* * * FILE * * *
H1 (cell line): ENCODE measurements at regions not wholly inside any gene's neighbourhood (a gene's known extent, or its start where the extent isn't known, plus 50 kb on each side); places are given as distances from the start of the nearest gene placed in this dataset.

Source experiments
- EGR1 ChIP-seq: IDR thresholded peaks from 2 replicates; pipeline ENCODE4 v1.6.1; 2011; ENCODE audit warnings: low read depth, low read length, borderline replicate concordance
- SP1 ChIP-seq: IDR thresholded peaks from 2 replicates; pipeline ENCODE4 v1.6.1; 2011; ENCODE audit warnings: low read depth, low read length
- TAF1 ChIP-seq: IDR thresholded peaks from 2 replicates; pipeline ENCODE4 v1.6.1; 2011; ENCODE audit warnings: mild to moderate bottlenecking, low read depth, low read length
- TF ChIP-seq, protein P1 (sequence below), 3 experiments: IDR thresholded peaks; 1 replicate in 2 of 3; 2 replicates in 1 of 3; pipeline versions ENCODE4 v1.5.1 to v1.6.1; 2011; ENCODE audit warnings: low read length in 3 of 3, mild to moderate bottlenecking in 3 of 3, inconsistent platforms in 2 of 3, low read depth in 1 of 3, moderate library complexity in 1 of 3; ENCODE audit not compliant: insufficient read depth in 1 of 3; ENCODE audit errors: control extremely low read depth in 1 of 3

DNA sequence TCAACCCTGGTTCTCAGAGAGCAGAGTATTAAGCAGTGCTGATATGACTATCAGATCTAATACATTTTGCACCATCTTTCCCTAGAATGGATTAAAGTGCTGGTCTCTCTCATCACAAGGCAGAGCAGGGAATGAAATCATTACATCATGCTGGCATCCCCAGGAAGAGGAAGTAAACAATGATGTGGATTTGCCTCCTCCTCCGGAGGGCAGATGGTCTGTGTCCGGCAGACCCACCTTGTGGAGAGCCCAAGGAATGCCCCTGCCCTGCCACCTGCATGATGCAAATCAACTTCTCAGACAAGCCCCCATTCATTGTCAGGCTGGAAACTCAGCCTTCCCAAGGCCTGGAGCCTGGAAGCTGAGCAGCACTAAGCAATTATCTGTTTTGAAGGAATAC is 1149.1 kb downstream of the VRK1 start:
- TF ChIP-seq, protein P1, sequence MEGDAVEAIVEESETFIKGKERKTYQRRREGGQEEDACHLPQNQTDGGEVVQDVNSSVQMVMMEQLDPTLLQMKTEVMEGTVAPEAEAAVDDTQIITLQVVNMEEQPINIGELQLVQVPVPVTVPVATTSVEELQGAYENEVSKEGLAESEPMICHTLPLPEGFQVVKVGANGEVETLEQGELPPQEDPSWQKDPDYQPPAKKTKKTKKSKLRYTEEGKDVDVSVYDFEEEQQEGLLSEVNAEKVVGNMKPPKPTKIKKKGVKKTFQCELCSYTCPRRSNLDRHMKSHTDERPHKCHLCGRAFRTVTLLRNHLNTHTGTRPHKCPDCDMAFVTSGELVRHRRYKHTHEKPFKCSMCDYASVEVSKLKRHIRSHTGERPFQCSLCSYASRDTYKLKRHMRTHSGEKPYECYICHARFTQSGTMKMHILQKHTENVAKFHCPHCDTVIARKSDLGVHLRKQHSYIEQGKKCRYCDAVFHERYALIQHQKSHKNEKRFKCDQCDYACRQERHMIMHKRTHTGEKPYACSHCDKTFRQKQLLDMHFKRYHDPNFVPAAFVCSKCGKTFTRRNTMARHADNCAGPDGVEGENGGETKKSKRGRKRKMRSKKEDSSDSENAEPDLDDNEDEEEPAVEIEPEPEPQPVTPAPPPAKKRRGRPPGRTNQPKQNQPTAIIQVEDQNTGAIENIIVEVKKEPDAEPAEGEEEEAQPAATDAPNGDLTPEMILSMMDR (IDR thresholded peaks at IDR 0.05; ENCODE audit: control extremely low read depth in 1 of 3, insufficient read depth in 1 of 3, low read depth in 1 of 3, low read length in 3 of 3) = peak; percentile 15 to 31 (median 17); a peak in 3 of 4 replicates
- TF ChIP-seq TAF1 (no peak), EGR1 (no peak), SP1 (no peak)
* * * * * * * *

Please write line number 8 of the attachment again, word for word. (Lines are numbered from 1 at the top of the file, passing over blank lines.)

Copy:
- TF ChIP-seq, protein P1, sequence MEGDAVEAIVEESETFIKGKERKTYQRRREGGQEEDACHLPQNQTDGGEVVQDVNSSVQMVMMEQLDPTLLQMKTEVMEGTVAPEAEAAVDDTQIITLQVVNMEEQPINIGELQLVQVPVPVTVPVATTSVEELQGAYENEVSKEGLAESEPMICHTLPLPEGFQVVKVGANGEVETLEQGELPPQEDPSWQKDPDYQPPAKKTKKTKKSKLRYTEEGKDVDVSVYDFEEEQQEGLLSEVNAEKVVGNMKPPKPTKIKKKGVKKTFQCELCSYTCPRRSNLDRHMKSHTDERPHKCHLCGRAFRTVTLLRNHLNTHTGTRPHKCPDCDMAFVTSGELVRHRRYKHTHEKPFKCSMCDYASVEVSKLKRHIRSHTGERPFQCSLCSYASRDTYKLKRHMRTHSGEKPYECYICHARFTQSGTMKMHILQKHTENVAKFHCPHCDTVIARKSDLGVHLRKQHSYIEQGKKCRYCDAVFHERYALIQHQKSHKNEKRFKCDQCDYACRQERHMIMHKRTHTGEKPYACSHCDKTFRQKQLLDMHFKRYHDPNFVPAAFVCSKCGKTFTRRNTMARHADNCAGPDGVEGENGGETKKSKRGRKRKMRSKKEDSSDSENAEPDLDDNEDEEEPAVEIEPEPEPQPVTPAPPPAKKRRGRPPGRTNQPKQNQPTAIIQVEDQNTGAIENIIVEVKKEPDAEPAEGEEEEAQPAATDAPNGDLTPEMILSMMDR (IDR thresholded peaks at IDR 0.05; ENCODE audit: control extremely low read depth in 1 of 3, insufficient read depth in 1 of 3, low read depth in 1 of 3, low read length in 3 of 3) = peak; percentile 15 to 31 (median 17); a peak in 3 of 4 replicates